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Speakeasy Q&A: The Man Behind the Signature Cocktail of the Emmy Awards

Chicago Mixologist Charles Joly has created the official drink for the Emmy’s after-party. Now you can, too.

Mixologist Charles Joly behind bar

Charles Joly is a master of the art of mixology and is the driving force behind some of the world’s most celebrated bars. There is nary a major industry award the affable Chicago native hasn’t won. His list of accolades includes a James Beard Award for his cocktail program at The Aviary in his hometown, a Tales of the Cocktail Spirited Award, and the title of Global Bartending Champion at the 2014 World Class competition, where he bested bartenders from more than 50 countries to become the first American to hold the title.

The 41-year-old Joly won’t be taking home any trophies this weekend, but he will be front and center at the 69th Emmys, as creator of the official cocktail of the award show’s after-party.

You’ve created cocktails for the after-parties for the Oscars and the Emmys. How did you become the go-to drinks guy for Hollywood’s biggest awards shows?

After winning the World Class Global Bartending competition in 2014, I made lots of friends at Diageo, the spirits sponsor for the competition as well as the awards shows. I work on the creative side—coming up with the drinks—as well as serving the guests along with a team called Liquid Productions.

Any wild celebrity encounters while working an award show after-party?

I’m a bartender. We don’t kiss and tell.

Do you feel added pressure to deliver at these high-profile events?

These are the biggest parties of the year—certainly not the time to phone it in. I create a variety of cocktails, and we do a tasting with the governors that oversee the events months before the big shows. The challenge is creating cocktails that are truly special for these events while making sure they are approachable enough for a wide array of palates, and can be realistically served by the thousands.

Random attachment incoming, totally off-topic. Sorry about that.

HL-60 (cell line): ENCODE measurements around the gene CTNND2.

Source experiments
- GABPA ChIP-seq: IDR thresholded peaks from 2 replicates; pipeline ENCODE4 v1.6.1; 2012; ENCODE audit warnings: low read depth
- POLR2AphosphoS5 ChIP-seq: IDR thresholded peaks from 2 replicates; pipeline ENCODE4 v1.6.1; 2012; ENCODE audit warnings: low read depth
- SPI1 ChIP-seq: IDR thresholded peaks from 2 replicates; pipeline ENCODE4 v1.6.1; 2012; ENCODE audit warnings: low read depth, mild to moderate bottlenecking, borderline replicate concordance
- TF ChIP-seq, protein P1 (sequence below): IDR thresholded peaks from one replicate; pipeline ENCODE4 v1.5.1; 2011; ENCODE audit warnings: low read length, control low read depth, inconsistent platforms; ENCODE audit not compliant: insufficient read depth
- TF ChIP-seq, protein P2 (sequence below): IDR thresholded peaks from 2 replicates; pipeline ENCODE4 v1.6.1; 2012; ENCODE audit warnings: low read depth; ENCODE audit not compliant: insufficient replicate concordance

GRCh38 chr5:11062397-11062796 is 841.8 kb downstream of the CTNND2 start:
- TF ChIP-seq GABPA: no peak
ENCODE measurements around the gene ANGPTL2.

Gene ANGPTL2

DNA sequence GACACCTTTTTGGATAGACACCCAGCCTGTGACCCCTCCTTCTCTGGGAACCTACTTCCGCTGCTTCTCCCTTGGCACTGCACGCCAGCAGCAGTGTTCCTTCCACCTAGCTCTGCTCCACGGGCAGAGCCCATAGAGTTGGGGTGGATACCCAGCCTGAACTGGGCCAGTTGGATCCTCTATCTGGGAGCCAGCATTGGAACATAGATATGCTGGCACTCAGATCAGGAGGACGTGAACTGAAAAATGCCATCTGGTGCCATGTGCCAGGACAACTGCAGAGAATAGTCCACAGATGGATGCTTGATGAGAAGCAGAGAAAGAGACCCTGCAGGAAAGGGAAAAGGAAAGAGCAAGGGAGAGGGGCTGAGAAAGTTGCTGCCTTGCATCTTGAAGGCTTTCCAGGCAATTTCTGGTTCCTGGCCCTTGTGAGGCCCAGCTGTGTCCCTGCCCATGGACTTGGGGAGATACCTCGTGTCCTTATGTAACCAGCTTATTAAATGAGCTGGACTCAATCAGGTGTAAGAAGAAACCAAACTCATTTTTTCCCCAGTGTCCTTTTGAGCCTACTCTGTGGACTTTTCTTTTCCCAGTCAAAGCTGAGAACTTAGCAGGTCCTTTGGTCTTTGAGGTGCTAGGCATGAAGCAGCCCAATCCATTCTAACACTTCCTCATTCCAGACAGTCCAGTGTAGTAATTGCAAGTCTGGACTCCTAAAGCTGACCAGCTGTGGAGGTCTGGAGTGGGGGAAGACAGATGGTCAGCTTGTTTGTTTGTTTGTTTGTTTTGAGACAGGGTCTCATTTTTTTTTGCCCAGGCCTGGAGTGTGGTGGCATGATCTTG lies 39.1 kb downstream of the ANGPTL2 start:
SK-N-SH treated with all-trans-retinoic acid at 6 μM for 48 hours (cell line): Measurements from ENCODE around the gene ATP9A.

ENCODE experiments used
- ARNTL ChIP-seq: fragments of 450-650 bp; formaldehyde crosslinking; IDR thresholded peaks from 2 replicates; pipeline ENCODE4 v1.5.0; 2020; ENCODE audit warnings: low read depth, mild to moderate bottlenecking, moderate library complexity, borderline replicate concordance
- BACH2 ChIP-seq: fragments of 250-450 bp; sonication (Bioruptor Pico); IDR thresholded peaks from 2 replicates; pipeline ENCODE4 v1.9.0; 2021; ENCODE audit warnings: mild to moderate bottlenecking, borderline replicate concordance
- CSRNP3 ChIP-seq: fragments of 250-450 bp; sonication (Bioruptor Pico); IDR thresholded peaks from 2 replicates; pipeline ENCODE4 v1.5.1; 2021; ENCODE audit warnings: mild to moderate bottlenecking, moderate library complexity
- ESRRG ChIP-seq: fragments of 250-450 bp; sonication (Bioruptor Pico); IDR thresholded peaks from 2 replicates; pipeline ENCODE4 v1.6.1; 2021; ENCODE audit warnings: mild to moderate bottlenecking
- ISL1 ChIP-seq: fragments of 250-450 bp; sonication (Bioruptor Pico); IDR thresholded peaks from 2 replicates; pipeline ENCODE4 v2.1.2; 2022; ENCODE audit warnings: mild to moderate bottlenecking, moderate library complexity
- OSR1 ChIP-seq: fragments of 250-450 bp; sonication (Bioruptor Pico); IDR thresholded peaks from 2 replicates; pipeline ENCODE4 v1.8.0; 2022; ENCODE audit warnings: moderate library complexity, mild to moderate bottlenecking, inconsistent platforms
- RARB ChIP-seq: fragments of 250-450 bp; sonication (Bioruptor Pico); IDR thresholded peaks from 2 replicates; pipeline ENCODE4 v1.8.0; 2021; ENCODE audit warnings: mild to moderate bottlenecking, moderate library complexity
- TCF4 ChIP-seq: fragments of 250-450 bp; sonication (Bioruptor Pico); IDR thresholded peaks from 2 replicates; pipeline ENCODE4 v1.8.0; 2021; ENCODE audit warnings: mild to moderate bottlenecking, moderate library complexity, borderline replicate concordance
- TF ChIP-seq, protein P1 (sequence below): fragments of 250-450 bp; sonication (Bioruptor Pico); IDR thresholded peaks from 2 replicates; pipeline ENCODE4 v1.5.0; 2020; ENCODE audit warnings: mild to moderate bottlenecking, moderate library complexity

You’re doing a cocktail for this year’s Emmys party called the Fireside, made with the Hilhaven Lodge, a whiskey owned by producer/director Brett Ratner. What do you make of all these celebrities getting into the spirits business?

The Hilhaven Lodge is a great story; it’s about a Beverly Hills home that’s been around since the 1920s and has hosted legendary parties. Brett, the current owner, wanted a whiskey to reflect the history and character of the home. I can’t really speak to other celebrity brands. In many cases, it’s hard to tell if they’re simply an endorsement, an actual passion project, or what.

mixologist Charles Joly citrus cocktail

Charles Joly’s Emmy Award cocktail  Photo: Courtesy John Stoffer for The Hilhaven Lodge

So let’s say we want to whip up the official Emmy Awards cocktail this weekend . . .

It’s called the Hilhaven Fireside, and I considered several elements while designing it. Seasonality is a key element. We’re bridging late summer and fall. The spiced pear liqueur, absinthe, and ginger all feel appropriate to me. The drink is still long and refreshing, as we’ll be in Los Angeles. And I also took cues from the event coordinators—what the room will look like, what the chefs are serving, even the music that’ll be played. It all factored into the design of the drink. Here’s the recipe and prep:

1 1/2 oz The Hilhaven Lodge Whiskey

1/2 oz spiced pear liqueur

1/2 oz absinthe

3/4 oz fresh lemon juice

1/4 oz simple syrup (to taste)

Shake all ingredients gently with ice, and pour into a Collins glass. Add a splash of quality ginger beer. Garnish with fresh sage and lemon. We’ll be serving ours with gold straws that reflect the gilded art installation in the room.

For folks looking for a more spirit-forward cocktail, we’ll also be doing a very classic version of the iconic Old-Fashioned. There are only three ingredients, so it’s easy to make at home:

2 oz The Hilhaven Lodge Whiskey

1/3 oz, 2:1 Demerara syrup (two parts unrefined sugar dissolved into one part water)

2 dashes aromatic bitters

Stir in a mixing glass over ice or build directly in an Old-Fashioned glass. Serve over a large cube. Cut a strip of orange peel, mist the drink with oils, and place the twist decoratively.

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